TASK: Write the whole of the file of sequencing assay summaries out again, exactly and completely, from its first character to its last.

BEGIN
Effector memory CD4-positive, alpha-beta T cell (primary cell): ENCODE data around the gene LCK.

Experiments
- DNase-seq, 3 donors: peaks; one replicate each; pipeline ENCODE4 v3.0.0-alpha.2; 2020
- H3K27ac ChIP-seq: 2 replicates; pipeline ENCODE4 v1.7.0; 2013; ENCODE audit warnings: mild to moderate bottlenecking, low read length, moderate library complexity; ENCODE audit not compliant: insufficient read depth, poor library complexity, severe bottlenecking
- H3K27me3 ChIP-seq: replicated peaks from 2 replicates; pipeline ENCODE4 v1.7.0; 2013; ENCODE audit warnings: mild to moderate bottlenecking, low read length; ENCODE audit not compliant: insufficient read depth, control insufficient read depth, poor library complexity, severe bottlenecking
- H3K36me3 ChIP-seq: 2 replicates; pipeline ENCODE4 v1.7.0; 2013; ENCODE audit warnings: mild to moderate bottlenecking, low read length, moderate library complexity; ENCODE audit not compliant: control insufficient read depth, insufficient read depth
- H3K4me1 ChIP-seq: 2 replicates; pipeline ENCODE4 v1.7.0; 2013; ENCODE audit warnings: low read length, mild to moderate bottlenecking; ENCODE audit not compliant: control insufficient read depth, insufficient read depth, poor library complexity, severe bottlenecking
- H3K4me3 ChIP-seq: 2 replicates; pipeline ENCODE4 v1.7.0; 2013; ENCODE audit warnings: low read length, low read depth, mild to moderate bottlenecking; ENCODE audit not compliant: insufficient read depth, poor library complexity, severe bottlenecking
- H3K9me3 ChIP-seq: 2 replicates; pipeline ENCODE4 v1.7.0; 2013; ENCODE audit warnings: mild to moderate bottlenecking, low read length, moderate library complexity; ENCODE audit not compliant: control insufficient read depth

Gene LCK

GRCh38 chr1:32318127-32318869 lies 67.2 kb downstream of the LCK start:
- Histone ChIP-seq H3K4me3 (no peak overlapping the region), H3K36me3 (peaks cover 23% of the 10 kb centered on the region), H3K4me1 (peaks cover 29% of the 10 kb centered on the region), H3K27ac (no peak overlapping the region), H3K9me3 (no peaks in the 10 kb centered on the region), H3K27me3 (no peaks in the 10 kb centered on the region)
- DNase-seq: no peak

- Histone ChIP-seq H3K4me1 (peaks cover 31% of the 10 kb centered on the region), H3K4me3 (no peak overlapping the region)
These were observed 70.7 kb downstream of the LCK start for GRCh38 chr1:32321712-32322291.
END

Effector memory CD4-positive, alpha-beta T cell (primary cell): ENCODE data around the gene LCK.

Experiments
- DNase-seq, 3 donors: peaks; one replicate each; pipeline ENCODE4 v3.0.0-alpha.2; 2020
- H3K27ac ChIP-seq: 2 replicates; pipeline ENCODE4 v1.7.0; 2013; ENCODE audit warnings: mild to moderate bottlenecking, low read length, moderate library complexity; ENCODE audit not compliant: insufficient read depth, poor library complexity, severe bottlenecking
- H3K27me3 ChIP-seq: replicated peaks from 2 replicates; pipeline ENCODE4 v1.7.0; 2013; ENCODE audit warnings: mild to moderate bottlenecking, low read length; ENCODE audit not compliant: insufficient read depth, control insufficient read depth, poor library complexity, severe bottlenecking
- H3K36me3 ChIP-seq: 2 replicates; pipeline ENCODE4 v1.7.0; 2013; ENCODE audit warnings: mild to moderate bottlenecking, low read length, moderate library complexity; ENCODE audit not compliant: control insufficient read depth, insufficient read depth
- H3K4me1 ChIP-seq: 2 replicates; pipeline ENCODE4 v1.7.0; 2013; ENCODE audit warnings: low read length, mild to moderate bottlenecking; ENCODE audit not compliant: control insufficient read depth, insufficient read depth, poor library complexity, severe bottlenecking
- H3K4me3 ChIP-seq: 2 replicates; pipeline ENCODE4 v1.7.0; 2013; ENCODE audit warnings: low read length, low read depth, mild to moderate bottlenecking; ENCODE audit not compliant: insufficient read depth, poor library complexity, severe bottlenecking
- H3K9me3 ChIP-seq: 2 replicates; pipeline ENCODE4 v1.7.0; 2013; ENCODE audit warnings: mild to moderate bottlenecking, low read length, moderate library complexity; ENCODE audit not compliant: control insufficient read depth

Gene LCK

GRCh38 chr1:32318127-32318869 lies 67.2 kb downstream of the LCK start:
- Histone ChIP-seq H3K4me3 (no peak overlapping the region), H3K36me3 (peaks cover 23% of the 10 kb centered on the region), H3K4me1 (peaks cover 29% of the 10 kb centered on the region), H3K27ac (no peak overlapping the region), H3K9me3 (no peaks in the 10 kb centered on the region), H3K27me3 (no peaks in the 10 kb centered on the region)
- DNase-seq: no peak

- Histone ChIP-seq H3K4me1 (peaks cover 31% of the 10 kb centered on the region), H3K4me3 (no peak overlapping the region)
These were observed 70.7 kb downstream of the LCK start for GRCh38 chr1:32321712-32322291.